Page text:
Eric Bieniemy’s circuitous route to the throne of an NFL head coach has taken him through at least 16 interviews, and counting. The coaching game of musical chairs is once again coming to an end, and Bieniemy’s only coaching interview during this cycle was with the Indianapolis Colts. Aside from Colts owner Jim Irsay going all out and making things awkward by openly patting himself on the back for talking to Bieniemy, things have been quiet at work.
Reports from the NFL Network Ian Rapaport show Bieniemy’s only other interview prospects would involve lateral moves to open offensive coordinator positions. The Washington Commanders, Tennessee Titans and Baltimore Ravens have reportedly reached out to Biemiemy, presumably with the promise of giving him the offensive reins.
An oft-cited response to Bieniemy’s ascension to the head coaching job is the belief that Andy Reid’s play-calling is a crutch that masks his competence. Reid’s reputation as the NFL’s premier offensive lineman has been burned for two decades, but that factor being used against one of his linebackers at offensive line is a trend that started with Bieniemy.
Andy Reid’s coaching pipeline
Reid has called his own plays for decades, but his coaching tree has produced a series of branches ranging from Doug Pederson to Brad Childress, Pat Shurmur, Matt Nagy and John Harbaugh. Each of these individuals has two things in common. They are white, and none of them were the only players under Andy Reid before they were hired from his staff to become head coaches. Harbaugh was the special teams coordinator. Not surprisingly, the first minority on the offensive end of Reid’s coaching tree is under a harsher level of scrutiny. Somehow, pedigree doesn’t matter anymore.
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And yet, even Reid dispelling false rumors about Bieniemy ghosting the Chiefs’ whip wasn’t enough to convince general managers that he deserved a job as a boss somewhere.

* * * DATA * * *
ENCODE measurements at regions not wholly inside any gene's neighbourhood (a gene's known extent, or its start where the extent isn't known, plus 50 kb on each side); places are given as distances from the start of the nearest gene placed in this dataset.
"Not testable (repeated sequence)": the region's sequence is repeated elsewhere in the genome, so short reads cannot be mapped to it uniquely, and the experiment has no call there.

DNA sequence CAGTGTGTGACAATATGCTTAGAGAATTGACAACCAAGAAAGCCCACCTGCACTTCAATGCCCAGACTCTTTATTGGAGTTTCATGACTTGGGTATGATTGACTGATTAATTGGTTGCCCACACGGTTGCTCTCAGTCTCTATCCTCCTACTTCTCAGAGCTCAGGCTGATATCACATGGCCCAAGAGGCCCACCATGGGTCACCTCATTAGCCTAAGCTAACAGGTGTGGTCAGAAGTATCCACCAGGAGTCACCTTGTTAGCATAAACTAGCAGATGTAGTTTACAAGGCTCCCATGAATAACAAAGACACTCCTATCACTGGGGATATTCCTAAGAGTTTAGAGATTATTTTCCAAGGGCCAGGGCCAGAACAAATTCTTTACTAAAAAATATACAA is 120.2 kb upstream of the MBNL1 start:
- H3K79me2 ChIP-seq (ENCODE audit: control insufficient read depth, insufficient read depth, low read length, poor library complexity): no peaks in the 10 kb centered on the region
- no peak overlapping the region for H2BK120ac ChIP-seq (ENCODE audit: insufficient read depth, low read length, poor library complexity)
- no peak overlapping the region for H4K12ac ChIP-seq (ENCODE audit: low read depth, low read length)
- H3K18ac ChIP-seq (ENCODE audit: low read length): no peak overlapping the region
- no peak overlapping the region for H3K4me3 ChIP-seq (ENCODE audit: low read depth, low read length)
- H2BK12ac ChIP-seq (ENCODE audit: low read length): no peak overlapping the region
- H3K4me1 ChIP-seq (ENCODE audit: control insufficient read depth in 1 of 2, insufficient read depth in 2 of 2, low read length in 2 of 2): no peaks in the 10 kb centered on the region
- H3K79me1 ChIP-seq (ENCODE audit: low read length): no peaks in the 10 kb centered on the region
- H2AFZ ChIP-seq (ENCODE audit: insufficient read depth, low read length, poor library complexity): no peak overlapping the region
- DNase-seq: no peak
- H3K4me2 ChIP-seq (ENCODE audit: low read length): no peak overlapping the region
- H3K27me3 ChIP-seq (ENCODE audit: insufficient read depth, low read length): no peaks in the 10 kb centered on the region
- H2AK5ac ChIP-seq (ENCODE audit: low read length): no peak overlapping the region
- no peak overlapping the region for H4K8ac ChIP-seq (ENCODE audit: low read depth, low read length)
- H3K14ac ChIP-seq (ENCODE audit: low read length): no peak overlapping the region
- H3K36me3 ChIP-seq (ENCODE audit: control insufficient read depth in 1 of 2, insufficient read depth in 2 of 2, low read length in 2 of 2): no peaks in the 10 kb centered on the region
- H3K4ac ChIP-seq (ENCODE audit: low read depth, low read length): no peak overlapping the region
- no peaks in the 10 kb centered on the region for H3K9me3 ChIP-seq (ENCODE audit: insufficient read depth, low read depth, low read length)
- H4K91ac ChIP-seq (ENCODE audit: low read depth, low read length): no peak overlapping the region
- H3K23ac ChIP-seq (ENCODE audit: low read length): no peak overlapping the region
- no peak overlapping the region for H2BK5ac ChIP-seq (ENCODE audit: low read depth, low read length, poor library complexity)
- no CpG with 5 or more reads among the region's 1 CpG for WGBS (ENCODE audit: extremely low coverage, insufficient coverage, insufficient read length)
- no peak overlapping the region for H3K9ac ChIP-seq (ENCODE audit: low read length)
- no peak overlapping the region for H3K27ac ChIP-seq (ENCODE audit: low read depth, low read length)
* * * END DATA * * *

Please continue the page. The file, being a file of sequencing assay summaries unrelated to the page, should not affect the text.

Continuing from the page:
NFL franchises scrutinizing Bieniemy’s success more closely than coaches who have accomplished less than him is indicative of social trends. Data on the racial gap in employment opportunities from National Bureau of Economic Research shows that reality. Their 2015 study found that black workers receive extra scrutiny from their bosses, which can lead to poorer performance reviews, lower pay and even job loss.
Black offensive coordinators they rarely deserve the label of genius or promotions attached to that hype. Bieniemy’s lighter-skinned offensive peers typically had much quicker paths to the top of the NFL organizational hierarchy.
An examination of Sean McVay’s coaching tree also includes several head coaches whose coaching prospects were not affected by McVay’s primary player duties. Kevin O’Connell made a brief call to play in Washington during the 2019 season under interim coach Bill Callahan. That Redskins offense finished that season ranked last in passing, scoring, 31st in total offense, but they were slightly better in running the ball where they ranked 23rd. Black coaches could rarely come back from such a disaster. Look no further than the Rams assistant Raheem Morris who is still waiting for his second chance. More, O’Connell’s play calls inexperience never mind the Minnesota Vikings.
If we run held to Zac Taylor’s standard, he would be the head coach after the Chiefs offense set the league on fire with rookie Patrick Mahomes. Taylor’s only playing experience before the Cincinnati Bengals put him in charge was in 2016 when he led the Cincinnati Bearcats’ disastrous offense during a 4-8 campaign that ended Tommy Tuberville’s coaching career. Conversely, after five AFC Championship appearances, NFL teams want Bieniemy to do it again.
Bieniemy’s coaching future
Which brings us back to Bieniemy’s future employment prospects. The move from Kansas City to the jalopy Washington Commanders under Sam Howell in Ron Rivera’s final season feels like self-immolation. The Titans can ride Derrick Henry until he breaks, but their long-term quarterback situation is not resolved. The Baltimore Ravens opener is a fascinating matchup. Lamar Jackson in Bienmy offense of moving before the snap, running the ball creatively and using the short passing game to stable tight ends or versatile runners to open up the offense is similar to what Kansas City has been doing for four years.
So what would happen if Bieniemy took the job of Titan or Commander and the attack failed due to circumstances beyond his control? Well, he would be Matt LaFleur, who left the Rams to take on a more prominent role in calling the attacking play. Lafleur’s only season as coordinator resulted in Tennessee boasting the 27th ranked offense in the NFL. After the season, LaFleur jumped the queue and was named head coach of the Packers thanks to his credentials as McVay’s assistant.
NFL teams know in advance what type of candidate they want to recruit. Black attacking assistants like Bieniemy rarely fit that archetype.